Author: Site Editor Publish Time: 2022-11-01 Origin: Site
Population growth and water environment pollution have exacerbated the water crisis, seriously affecting the health and sustainable development of the economy and society, becoming one of the most important issues facing the 21st century. With the improvement of people's living standards, the quality of drinking water has also gradually increased, and obtaining quality drinking water is an urgent demand of the people. Compared with traditional water treatment processes, membrane technology has the advantages of small footprint, high treatment efficiency and good effluent quality, which has attracted much attention in the field of water treatment and water reuse.
Nanofiltration (NF) is highly efficient in retaining polyvalent salts and organic pollutants in water, but has a relatively low retention rate for monovalent salts, thus providing selective separation of monovalent and polyvalent salts in mixed systems, and has the advantage of low energy consumption compared to RO, and has been widely used in desalination, drinking water treatment, water reuse, industrial wastewater treatment, etc. NF mostly uses a thin-film composite (TFC) membrane structure, consisting of a polyamide (PA) desalination layer, an ultrafiltration (UF) layer (often polyalum or polyether alum UF membranes and a non-woven support layer. NF membranes have a pore size between RO and UF membranes and have a high water permeability of 5-20 L/(m3-h-bar)]. Compared to RO membranes, NF membranes have a retention rate of over 90% for divalent and multivalent ions, and 10% to 90% for monovalent salts.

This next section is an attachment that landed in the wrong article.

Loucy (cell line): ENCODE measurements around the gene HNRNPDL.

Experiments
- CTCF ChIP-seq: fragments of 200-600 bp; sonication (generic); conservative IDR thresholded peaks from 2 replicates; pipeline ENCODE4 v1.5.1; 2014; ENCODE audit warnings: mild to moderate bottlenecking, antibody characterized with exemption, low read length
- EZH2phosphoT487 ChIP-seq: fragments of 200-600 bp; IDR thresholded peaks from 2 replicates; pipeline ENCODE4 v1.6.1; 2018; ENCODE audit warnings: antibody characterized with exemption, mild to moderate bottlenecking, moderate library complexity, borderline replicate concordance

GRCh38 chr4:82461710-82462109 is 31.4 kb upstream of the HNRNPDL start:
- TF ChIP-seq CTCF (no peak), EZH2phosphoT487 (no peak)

However, existing commercial NF membranes also have very obvious drawbacks. For example, increasing the water flux of a membrane generally reduces its solute retention rate due to the interdependent "trade-off" phenomenon between permeability and selectivity. At the same time, NF membranes have a history of excessive removal (>90%) of divalent ions (such as calcium, magnesium and other mineral ions), however, the excessive removal of these minerals can lead to the emergence of 'unhealthy' drinking water. At the same time, the removal rate of heavy metals, fluoride and trace contaminants, which are harmful to humans, is generally low, further threatening human health. In addition, polyamide-based NF membranes are less resistant to chlorine, and in order to ensure the integrity of the membrane, residual chlorine needs to be removed from the membrane process, but this will increase the corresponding operating costs.
In recent years, with the development of nanotechnology, nano-doped NF membranes have received extensive attention and research. Some of the more typical nano-composite membranes include surface coated NF membranes (SLN), polyamide layer nano-doped membranes (TFN), mixed matrix membranes of nanomaterials (TFCn) and intermediate layer based modified NF membranes (TFNi). These new NF membranes offer significantly enhanced water permeation fluxes and selective removal of salts and specific organic pollutants, for example, due to hydrophobic effects, hydrophilic nano-silver and metal organic framework materials (MOFs) doping can enhance the selective removal of endocrine disruptors by the composite membranes, showing good prospects for applications in water treatment and water reuse.